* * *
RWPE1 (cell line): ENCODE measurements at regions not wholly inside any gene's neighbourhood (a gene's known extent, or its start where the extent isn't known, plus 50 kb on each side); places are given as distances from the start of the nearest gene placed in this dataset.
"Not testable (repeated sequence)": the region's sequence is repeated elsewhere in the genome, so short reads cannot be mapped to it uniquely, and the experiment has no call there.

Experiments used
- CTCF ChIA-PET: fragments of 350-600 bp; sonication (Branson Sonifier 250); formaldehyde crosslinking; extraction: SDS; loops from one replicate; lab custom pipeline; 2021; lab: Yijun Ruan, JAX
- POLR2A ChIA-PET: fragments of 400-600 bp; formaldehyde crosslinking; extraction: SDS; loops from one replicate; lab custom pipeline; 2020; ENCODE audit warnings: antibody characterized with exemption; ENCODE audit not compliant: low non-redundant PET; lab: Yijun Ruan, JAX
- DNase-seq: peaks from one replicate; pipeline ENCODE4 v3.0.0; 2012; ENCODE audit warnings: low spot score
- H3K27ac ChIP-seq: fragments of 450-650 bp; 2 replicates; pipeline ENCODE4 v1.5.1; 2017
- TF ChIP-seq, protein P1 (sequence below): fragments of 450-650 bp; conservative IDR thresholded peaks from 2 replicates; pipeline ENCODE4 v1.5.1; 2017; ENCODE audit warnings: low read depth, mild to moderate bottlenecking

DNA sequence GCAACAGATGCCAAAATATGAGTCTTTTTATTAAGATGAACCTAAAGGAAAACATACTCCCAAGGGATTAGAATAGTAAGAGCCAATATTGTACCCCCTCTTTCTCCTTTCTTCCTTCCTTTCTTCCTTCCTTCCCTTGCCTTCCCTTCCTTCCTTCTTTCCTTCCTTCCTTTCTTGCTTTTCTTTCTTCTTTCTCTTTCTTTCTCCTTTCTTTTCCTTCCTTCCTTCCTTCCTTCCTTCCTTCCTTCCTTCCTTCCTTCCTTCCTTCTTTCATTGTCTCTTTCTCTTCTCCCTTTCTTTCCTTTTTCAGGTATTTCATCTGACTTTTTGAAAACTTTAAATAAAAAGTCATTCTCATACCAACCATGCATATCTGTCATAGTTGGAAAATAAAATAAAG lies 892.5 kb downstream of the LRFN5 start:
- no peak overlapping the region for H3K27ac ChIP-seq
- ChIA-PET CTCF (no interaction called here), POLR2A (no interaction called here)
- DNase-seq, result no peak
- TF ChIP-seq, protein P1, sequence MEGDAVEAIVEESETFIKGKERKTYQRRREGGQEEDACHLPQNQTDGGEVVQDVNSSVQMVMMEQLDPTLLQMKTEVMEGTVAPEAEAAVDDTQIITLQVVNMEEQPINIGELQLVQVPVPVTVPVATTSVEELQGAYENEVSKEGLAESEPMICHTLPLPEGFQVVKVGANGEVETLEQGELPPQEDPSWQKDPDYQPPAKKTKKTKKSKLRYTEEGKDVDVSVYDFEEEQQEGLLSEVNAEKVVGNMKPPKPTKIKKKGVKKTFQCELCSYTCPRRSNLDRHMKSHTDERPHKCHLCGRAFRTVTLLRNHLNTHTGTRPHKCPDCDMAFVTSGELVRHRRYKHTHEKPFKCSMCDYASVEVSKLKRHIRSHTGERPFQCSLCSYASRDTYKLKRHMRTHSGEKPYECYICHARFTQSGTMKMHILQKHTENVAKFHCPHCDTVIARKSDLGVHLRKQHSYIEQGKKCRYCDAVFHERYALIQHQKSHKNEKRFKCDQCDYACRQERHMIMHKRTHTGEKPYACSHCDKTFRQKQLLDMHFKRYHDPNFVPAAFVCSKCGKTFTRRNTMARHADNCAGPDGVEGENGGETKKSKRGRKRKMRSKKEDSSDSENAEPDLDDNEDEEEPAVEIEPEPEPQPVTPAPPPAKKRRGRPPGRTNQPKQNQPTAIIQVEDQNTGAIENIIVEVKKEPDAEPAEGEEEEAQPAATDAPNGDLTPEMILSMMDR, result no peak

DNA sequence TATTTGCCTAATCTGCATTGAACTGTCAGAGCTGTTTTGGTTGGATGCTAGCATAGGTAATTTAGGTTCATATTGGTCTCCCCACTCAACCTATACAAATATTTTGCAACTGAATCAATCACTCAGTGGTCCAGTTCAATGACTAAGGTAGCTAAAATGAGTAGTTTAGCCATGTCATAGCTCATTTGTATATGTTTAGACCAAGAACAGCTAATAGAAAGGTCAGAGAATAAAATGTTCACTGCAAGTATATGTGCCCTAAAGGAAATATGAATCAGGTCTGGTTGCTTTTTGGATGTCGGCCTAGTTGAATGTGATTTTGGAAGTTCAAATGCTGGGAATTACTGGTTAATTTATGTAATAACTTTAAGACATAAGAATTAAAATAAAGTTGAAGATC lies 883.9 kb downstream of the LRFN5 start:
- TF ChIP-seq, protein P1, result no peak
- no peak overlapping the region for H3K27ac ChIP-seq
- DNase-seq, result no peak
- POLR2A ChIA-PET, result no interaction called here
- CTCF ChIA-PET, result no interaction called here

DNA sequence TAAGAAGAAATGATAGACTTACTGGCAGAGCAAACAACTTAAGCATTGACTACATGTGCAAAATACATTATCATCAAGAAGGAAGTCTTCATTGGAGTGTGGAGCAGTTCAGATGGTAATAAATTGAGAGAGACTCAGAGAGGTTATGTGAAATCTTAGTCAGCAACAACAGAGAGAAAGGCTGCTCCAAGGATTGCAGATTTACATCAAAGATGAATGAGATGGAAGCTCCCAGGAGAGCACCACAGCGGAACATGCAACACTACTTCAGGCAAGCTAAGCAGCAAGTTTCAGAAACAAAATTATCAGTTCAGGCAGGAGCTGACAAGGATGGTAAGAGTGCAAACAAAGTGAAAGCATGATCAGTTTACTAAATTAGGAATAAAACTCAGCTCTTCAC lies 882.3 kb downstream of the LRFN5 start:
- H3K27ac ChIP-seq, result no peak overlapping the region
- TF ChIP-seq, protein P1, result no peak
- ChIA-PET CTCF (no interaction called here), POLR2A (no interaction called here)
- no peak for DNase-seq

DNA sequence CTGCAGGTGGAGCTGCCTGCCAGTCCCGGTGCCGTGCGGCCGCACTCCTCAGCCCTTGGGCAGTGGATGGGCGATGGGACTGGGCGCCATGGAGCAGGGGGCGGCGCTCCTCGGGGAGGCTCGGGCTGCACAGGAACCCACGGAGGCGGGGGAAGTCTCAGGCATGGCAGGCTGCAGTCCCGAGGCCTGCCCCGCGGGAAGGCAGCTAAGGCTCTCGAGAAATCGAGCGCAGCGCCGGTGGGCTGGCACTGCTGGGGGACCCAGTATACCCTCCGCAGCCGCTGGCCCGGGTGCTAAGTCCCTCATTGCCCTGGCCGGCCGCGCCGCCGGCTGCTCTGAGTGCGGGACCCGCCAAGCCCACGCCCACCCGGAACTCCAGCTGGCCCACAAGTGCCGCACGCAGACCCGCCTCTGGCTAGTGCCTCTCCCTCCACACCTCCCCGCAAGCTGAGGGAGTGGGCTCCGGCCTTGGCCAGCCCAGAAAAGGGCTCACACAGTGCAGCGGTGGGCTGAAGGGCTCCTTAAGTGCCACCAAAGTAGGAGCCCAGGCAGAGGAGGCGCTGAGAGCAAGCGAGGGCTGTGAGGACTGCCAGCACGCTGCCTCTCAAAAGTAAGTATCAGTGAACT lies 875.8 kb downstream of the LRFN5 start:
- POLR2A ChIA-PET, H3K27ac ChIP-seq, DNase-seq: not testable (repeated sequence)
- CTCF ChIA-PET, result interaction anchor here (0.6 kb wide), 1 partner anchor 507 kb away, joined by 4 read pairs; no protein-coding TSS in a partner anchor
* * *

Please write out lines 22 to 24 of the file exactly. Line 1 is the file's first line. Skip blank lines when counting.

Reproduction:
- TF ChIP-seq, protein P1, result no peak
- ChIA-PET CTCF (no interaction called here), POLR2A (no interaction called here)
- no peak for DNase-seq